by Philip Price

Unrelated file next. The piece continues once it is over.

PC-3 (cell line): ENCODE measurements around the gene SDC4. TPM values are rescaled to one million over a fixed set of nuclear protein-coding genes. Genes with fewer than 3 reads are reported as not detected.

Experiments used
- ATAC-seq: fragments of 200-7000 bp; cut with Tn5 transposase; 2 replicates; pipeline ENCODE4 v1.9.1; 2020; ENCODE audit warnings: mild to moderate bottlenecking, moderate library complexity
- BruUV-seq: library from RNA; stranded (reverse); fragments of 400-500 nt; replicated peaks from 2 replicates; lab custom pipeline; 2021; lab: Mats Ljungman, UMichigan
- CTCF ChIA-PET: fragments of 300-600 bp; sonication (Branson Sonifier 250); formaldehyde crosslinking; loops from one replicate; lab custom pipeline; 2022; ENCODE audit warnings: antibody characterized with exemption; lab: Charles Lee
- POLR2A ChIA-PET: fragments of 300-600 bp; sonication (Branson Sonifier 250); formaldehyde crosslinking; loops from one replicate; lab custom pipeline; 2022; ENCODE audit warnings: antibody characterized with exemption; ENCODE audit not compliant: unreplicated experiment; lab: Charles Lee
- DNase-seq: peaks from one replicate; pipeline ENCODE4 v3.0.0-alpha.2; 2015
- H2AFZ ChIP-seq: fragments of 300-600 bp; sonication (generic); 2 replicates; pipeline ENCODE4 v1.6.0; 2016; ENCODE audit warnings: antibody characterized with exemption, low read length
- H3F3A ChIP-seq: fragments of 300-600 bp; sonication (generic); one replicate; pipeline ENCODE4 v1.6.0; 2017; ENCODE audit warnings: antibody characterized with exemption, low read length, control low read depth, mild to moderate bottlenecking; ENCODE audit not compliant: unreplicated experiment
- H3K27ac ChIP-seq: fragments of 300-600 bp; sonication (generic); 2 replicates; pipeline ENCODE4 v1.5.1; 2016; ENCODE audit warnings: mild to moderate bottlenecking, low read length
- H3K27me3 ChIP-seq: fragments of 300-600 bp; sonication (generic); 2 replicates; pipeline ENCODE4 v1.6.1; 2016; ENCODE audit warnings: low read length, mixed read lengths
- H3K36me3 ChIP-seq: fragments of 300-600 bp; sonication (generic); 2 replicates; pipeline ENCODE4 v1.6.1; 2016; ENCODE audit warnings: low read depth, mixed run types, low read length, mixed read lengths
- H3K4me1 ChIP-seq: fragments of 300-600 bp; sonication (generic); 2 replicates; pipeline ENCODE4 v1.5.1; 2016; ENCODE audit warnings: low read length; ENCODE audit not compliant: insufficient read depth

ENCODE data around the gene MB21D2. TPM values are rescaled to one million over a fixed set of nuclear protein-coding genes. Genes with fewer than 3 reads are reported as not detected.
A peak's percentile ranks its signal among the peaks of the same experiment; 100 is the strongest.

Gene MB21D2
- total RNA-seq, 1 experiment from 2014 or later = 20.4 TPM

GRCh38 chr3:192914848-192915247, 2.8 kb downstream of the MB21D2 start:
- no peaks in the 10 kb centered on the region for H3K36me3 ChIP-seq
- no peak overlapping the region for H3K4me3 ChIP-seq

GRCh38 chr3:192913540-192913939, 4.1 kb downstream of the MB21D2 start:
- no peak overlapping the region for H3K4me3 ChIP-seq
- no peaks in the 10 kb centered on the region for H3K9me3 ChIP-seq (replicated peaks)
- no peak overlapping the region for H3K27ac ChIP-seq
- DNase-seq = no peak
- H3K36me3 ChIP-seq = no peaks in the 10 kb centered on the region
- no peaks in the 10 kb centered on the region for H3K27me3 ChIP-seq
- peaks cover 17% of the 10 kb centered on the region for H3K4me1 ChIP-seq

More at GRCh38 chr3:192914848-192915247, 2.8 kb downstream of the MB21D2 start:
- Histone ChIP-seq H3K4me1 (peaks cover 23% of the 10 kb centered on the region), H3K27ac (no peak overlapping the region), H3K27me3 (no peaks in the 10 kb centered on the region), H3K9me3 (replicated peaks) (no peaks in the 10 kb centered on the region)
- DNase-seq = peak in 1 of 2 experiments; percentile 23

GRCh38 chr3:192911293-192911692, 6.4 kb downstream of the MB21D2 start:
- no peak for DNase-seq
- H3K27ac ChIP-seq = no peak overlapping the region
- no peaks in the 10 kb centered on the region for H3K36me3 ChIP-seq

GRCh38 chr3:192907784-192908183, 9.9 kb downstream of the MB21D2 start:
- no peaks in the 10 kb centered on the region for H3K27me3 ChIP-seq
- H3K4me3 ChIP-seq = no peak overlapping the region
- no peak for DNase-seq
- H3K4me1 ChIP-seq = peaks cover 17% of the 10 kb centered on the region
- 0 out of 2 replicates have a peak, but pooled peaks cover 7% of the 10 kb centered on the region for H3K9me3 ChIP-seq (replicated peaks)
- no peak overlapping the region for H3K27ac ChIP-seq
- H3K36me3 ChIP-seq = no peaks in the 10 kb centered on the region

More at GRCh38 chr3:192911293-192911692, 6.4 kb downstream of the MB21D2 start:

When it comes to Sofia Coppola I tend to be indifferent; both towards viewing her films and, when I do see them, in my response to them. Granted, I need to re-visit many of her works that were released and that I saw when I was likely too young to comprehend what they were aiming for or even discussing, but even as I've grown, expanded my pool of cinematic knowledge, and have been very much excited to see her newer releases a la “The Bling Ring” (which, admittedly, is likely her worst effort) I was disappointed by the lack of any real vision, any signature voice in her films. That changes with “The Beguiled.” “The Beguiled” has made me more anxious to go back and experience “The Virgin Suicides” and “Lost in Translation” again while prompting me to finally try to see “Marie Antoinette” and “Somewhere.” “The Beguiled” is a game-changer of sorts because it brings Coppola onto a plane where she is not only indulging in the type of cinema she finds comfort in creating, but because it simultaneously provides a large entertainment factor. It's deliciously enjoyable in a way that feels fresh to this work specifically. Though I haven't the authority to compare Coppola's features with one another for, as I've mentioned, some I haven't seen at all and others I haven't seen in quite some time, but by a general gut feeling “The Beguiled” feels like the kind of jump-start Coppola's career needed to once again find inspiration. Everything about the film creates a sense of restraint around what is a boiling pot of truths and temptations just waiting to be acted upon. Coppola creates this potboiler effect by capturing the musky air of 1864 in visuals that elicit the season's soft southern sunlight and the lack of any bulbs whatsoever. Candlelight provides most of our illumination here and it is the glow, the aura of these yellow-tinged flames that underscore that air of courtesy that is all too often rendered just that by the bluntness with which our characters interact with one another. A gorgeous interpretation of the way in which people can read others based on their circumstance and furthermore, a fascinating study on the ways in which you sometimes can't-the true motivations of one or several never revealing themselves leaving any action taken to be forever contemplated. A million ideas about currently relevant social issues could make their way into one's interpretation of “The Beguiled,” but the truth of the matter is that it is very simply a smoldering tale of intuition and war.